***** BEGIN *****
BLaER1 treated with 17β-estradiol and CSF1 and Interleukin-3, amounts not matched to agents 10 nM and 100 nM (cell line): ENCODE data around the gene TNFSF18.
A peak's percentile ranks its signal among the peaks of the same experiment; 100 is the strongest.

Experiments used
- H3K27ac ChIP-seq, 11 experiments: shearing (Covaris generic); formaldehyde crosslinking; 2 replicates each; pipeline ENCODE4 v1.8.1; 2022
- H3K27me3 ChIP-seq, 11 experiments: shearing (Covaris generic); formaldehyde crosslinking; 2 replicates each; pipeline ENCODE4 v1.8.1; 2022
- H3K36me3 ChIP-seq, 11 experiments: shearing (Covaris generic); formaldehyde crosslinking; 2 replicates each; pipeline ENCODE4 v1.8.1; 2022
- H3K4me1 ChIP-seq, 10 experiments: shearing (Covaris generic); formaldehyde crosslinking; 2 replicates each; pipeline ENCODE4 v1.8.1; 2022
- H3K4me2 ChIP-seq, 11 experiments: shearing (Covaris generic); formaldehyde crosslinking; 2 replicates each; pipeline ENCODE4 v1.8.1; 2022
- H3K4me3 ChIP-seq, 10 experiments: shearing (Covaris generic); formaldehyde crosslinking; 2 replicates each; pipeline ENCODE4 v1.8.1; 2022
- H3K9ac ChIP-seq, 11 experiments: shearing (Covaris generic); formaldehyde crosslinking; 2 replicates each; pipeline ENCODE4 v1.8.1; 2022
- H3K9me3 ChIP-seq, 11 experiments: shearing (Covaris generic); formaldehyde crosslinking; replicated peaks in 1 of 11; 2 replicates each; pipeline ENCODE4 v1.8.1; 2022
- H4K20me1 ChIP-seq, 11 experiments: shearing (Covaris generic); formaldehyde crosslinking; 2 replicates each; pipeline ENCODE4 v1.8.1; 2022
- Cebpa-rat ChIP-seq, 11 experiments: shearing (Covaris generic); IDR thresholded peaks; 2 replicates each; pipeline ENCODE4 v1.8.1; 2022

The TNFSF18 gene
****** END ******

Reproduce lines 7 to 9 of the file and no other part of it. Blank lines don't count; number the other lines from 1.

- H3K4me1 ChIP-seq, 10 experiments: shearing (Covaris generic); formaldehyde crosslinking; 2 replicates each; pipeline ENCODE4 v1.8.1; 2022
- H3K4me2 ChIP-seq, 11 experiments: shearing (Covaris generic); formaldehyde crosslinking; 2 replicates each; pipeline ENCODE4 v1.8.1; 2022
- H3K4me3 ChIP-seq, 10 experiments: shearing (Covaris generic); formaldehyde crosslinking; 2 replicates each; pipeline ENCODE4 v1.8.1; 2022